Lots of methane gas is trapped under the surface of the East Siberian Arctic ice shelf. If the billions of tons of gas are released, it could cost the world an estimated 60 trillion dollars.
Lots of methane gas is trapped under the surface of the East Siberian Arctic ice shelf.
If the billions of tons of gas are released it could cost the world an estimated 60 trillion dollars, and raise global temperatures by more than 1 degree Celsius, according to estimates from researchers at the University of Cambridge working with a climate policy analyst from Erasmus University in Rotterdam.
The rate of ice melting in the Arctic means that this problem could happen at any time.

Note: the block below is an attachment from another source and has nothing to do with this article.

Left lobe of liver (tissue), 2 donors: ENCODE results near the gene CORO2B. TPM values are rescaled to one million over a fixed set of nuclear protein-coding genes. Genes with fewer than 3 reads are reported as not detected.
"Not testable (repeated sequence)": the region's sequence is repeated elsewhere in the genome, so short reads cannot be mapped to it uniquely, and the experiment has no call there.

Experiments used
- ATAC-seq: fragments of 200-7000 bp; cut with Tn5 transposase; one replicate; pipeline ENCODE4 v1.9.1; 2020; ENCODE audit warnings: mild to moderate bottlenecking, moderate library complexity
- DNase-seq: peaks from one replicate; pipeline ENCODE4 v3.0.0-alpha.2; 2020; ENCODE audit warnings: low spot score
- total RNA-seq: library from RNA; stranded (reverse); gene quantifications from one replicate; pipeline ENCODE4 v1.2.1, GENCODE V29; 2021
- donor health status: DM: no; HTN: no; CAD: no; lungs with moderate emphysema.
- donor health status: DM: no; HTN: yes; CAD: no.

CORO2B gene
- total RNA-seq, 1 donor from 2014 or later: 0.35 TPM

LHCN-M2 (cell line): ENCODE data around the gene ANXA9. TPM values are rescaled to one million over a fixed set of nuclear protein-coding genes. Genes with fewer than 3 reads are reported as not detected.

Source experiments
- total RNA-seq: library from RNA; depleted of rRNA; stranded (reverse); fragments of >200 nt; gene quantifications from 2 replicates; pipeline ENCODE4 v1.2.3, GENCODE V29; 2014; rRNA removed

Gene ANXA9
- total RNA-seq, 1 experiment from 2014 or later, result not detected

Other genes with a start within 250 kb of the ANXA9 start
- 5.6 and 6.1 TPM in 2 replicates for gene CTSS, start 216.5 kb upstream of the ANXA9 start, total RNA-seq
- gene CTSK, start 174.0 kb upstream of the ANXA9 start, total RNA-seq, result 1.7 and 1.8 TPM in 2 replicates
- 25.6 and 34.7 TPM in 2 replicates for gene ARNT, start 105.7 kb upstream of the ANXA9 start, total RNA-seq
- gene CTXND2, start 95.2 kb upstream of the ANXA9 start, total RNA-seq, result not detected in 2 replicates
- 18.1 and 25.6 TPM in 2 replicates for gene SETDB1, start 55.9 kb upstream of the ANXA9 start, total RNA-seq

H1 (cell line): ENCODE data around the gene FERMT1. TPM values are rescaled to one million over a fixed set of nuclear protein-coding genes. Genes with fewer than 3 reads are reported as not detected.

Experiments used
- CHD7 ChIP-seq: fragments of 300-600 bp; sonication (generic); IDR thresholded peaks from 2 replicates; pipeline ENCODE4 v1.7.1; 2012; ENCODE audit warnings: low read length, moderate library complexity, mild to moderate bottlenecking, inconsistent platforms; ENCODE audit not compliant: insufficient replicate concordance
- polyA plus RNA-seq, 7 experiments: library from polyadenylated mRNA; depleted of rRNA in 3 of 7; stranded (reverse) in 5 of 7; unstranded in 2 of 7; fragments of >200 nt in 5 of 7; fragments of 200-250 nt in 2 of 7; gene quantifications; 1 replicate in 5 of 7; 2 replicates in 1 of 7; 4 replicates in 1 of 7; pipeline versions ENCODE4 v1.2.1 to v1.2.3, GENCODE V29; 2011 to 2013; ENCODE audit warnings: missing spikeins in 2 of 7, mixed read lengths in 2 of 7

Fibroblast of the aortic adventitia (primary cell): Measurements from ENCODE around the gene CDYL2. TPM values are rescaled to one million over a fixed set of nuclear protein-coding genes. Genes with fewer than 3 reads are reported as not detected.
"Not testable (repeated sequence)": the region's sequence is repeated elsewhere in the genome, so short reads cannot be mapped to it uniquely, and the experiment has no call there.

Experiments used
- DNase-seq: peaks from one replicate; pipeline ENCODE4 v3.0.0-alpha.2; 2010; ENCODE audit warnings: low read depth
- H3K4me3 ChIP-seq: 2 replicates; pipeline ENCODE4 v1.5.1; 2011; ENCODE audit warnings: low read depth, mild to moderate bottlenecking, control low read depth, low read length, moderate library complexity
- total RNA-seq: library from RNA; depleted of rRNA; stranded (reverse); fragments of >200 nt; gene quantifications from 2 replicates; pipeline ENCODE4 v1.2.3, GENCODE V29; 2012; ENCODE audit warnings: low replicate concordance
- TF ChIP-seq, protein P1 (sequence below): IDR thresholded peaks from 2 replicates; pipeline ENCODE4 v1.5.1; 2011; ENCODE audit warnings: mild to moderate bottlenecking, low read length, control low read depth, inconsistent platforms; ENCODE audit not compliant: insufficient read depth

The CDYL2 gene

One estimate says that about 10 million tons of methane is being released into the atmosphere from the Arctic shelf every year, contributing to factors associated with climate change.
If efforts are made to release fewer greenhouse gases in to the atmosphere, the projected cost of dealing with the methane goes down to 37 trillion dollars.
Richard Tol, a professor of economics from the University of Sussex said: “The numbers in this paper are exaggerated. The 37 trillion to 60 trillion dollars seems like a big number ... but it is the cost over the next two centuries.”
Climate change caused by greenhouse gases has been connected with environmental problems like rising ocean levels, drought and severe weather like tropical storms.